On New Year’s eve we anchored in the Hawksbill Cay Northern Anchorage en route to Georgetown and had a lovely potluck with our boating buddies. Even though it was New Year’s, we all decided to call it an early evening in anticipation of our 7am start the next morning.
We kind of expected to get woke up with fireworks from some of the mega yachts anchored in the vicinity near popular Staniel Cay. It was still dark when we woke at 5:30 so we captured a nice picture of the moon setting into the horizon. The little iPhone lens doesn’t do it justice. Makes waking up at 5:30 worth it!
Most of the journey down to Big Farmers Cay was uneventful motor sailing most of the way with no wind and during the last two or three hours flat calm glassy water. It was quite surreal, and I think all three boats in our group commented on the radio about how incredibly calm and clear the water was. As the depth varied between 2 to 20 feet below our keel, we relied on the boat’s depth gauge since you could clearly see bottom at all depths.
During one portion, John said that the gauge read 0.2 feet below our keel – yikes! It was good that I was down below at that time and not paying attention to the depth because I was already stressed about sailing in only 4 feet of water.
That morning leaving Hawksbill, the clouds gave way to a sunny day by the time we arrived in Farmer’s Cay. With no wind and the sun out in force, it was getting very hot and time for a swim. Since the anchorage was fairly crowded, we were a distance from the rocky shoreline where all the fish would be hanging out so we just snorkeled and swam around our boat. One of our traveling companions went searching for lobster and found 4 in no time!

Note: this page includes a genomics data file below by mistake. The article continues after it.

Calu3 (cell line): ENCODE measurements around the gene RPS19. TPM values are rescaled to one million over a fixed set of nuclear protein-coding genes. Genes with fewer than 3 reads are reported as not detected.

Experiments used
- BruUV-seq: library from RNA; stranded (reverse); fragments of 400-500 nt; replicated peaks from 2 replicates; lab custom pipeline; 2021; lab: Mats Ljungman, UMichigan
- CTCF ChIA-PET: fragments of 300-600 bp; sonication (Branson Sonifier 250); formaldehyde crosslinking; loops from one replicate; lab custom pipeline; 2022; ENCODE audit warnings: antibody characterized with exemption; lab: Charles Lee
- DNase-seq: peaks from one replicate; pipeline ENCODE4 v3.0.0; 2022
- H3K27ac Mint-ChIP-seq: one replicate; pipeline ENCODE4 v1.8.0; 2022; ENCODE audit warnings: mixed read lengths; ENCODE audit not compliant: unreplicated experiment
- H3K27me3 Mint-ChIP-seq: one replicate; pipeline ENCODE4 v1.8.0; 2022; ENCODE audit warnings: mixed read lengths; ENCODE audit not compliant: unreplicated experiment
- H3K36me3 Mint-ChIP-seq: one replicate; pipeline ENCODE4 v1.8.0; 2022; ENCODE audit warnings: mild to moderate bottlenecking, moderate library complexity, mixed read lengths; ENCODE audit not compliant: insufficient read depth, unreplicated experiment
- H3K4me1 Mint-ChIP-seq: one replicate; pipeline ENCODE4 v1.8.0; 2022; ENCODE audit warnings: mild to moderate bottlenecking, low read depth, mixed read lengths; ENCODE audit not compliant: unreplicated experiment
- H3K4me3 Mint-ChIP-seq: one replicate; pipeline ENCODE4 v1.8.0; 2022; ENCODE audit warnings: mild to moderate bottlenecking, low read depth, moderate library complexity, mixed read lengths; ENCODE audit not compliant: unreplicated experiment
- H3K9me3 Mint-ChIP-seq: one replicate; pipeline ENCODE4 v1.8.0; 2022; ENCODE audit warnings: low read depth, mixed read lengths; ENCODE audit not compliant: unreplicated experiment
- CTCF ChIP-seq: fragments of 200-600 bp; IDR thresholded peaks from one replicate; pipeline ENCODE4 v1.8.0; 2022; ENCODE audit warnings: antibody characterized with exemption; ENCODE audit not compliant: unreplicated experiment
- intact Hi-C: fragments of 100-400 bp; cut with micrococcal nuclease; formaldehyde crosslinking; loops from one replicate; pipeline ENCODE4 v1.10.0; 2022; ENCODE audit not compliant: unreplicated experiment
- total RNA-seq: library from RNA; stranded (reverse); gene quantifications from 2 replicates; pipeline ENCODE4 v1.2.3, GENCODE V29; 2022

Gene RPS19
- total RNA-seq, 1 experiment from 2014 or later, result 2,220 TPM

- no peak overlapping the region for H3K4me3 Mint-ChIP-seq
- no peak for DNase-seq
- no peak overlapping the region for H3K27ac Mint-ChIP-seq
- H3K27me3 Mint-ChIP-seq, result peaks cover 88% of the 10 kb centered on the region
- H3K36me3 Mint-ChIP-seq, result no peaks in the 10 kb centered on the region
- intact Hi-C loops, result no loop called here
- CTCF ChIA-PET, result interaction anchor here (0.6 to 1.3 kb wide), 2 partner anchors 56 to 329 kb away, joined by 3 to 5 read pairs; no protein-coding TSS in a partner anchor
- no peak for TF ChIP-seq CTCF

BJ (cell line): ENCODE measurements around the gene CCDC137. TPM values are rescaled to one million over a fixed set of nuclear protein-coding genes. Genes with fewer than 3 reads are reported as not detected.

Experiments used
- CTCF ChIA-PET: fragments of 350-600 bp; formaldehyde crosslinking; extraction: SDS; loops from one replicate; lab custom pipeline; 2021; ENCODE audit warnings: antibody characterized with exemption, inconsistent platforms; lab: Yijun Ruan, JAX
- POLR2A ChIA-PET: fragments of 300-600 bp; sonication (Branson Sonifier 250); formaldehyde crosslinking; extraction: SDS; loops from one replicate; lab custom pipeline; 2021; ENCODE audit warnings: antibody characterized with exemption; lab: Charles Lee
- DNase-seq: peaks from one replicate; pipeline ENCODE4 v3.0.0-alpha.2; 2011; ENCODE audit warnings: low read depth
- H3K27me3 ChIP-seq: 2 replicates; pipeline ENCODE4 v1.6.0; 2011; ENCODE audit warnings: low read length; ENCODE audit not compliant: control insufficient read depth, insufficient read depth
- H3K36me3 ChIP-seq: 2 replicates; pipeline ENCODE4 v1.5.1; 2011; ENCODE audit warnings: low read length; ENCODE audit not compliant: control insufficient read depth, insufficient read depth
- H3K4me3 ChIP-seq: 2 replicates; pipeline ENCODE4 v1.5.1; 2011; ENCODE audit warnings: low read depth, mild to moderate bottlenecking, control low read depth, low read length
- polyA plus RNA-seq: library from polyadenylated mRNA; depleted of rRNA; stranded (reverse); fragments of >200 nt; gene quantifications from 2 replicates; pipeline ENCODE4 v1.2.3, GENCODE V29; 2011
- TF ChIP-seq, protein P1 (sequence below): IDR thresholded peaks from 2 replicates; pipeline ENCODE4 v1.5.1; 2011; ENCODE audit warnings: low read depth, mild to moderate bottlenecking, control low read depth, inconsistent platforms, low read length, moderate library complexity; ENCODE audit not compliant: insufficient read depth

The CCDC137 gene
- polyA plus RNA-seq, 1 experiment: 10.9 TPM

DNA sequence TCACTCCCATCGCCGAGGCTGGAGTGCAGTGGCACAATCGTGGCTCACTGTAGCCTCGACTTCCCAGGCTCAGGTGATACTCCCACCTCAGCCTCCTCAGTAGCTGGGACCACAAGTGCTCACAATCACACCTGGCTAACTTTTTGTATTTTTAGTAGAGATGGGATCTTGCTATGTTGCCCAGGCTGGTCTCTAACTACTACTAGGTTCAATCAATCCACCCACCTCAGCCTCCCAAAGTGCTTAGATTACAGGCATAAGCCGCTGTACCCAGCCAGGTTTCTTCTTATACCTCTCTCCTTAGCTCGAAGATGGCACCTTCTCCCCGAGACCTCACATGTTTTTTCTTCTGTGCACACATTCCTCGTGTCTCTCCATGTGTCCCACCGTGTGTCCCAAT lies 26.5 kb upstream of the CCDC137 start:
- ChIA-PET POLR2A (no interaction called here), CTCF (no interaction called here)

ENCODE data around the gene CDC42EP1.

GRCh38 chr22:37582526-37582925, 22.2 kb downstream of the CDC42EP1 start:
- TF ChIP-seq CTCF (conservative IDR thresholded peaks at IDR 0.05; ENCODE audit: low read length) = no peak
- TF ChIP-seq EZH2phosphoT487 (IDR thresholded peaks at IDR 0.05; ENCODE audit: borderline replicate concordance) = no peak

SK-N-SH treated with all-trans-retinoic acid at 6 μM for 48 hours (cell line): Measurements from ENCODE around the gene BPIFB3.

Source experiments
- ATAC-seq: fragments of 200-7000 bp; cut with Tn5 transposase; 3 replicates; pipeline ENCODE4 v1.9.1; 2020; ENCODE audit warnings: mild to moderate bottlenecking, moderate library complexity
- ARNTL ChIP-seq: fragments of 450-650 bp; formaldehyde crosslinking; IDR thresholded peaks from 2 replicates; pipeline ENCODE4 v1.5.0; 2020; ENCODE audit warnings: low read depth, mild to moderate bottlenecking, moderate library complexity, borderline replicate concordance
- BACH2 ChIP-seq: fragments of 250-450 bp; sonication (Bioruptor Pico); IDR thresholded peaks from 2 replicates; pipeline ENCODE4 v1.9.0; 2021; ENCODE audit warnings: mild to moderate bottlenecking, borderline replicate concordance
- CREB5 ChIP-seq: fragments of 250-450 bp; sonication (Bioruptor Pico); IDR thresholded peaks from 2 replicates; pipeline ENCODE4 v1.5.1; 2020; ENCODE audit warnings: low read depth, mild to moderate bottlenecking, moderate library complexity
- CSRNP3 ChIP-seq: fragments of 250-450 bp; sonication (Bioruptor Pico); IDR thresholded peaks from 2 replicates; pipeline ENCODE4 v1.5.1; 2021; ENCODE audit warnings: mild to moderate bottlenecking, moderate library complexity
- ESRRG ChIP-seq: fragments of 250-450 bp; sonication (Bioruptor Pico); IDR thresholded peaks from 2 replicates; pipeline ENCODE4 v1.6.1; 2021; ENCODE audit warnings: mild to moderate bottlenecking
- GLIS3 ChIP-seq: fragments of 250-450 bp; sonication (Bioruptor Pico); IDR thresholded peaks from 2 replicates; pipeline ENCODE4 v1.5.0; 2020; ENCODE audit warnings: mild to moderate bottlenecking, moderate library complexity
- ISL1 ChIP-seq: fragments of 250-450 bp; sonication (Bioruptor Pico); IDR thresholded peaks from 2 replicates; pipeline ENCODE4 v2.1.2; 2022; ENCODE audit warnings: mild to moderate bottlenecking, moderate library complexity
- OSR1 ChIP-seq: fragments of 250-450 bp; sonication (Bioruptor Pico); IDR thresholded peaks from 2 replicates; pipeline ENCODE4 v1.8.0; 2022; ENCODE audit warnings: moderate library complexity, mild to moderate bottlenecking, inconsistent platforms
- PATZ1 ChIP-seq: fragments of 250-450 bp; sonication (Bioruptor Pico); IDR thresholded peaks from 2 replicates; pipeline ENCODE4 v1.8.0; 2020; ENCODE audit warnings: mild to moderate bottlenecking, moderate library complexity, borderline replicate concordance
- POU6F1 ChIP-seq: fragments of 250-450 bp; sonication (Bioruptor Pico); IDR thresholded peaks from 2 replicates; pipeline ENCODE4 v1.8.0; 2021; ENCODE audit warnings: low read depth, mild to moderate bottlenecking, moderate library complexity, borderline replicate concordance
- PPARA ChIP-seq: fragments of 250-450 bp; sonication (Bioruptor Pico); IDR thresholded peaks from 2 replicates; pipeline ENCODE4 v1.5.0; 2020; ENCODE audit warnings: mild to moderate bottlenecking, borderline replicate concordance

We were the only three catamarans in the anchorage while there were six monohulls already there when we arrived. Shortly after we dropped anchor one of the monohulls left which was in a very good spot close to the beach. I guess it didn’t like the new neighbors. It would have been a great place to anchor but we were already set for the night so we decided not to move. One more monohull showed up shortly after and anchored off our stern. In total, four boats were from Canada, all speaking French, very loudly, so we joked with our American friends about Canada taking over the area and trying to intimidate the US vessels.
It was a calm night at anchor, and we got another great look at the moon. The water was so clear, our little LED hull lights caused us to notice we had drifted directly over the anchor which was about 12 feet down.
We woke again the next morning at 5:30, ready for the journey to Georgetown area. We were headed to find shelter from the oncoming storm which was then impacting the north of the islands where we had just left a couple days prior. Weather is everything when living on a boat!
Wow, incredibly interesting read this morning!
Such beautiful photos!
Hope you realize how lucky you both are
to experience this sailing journey.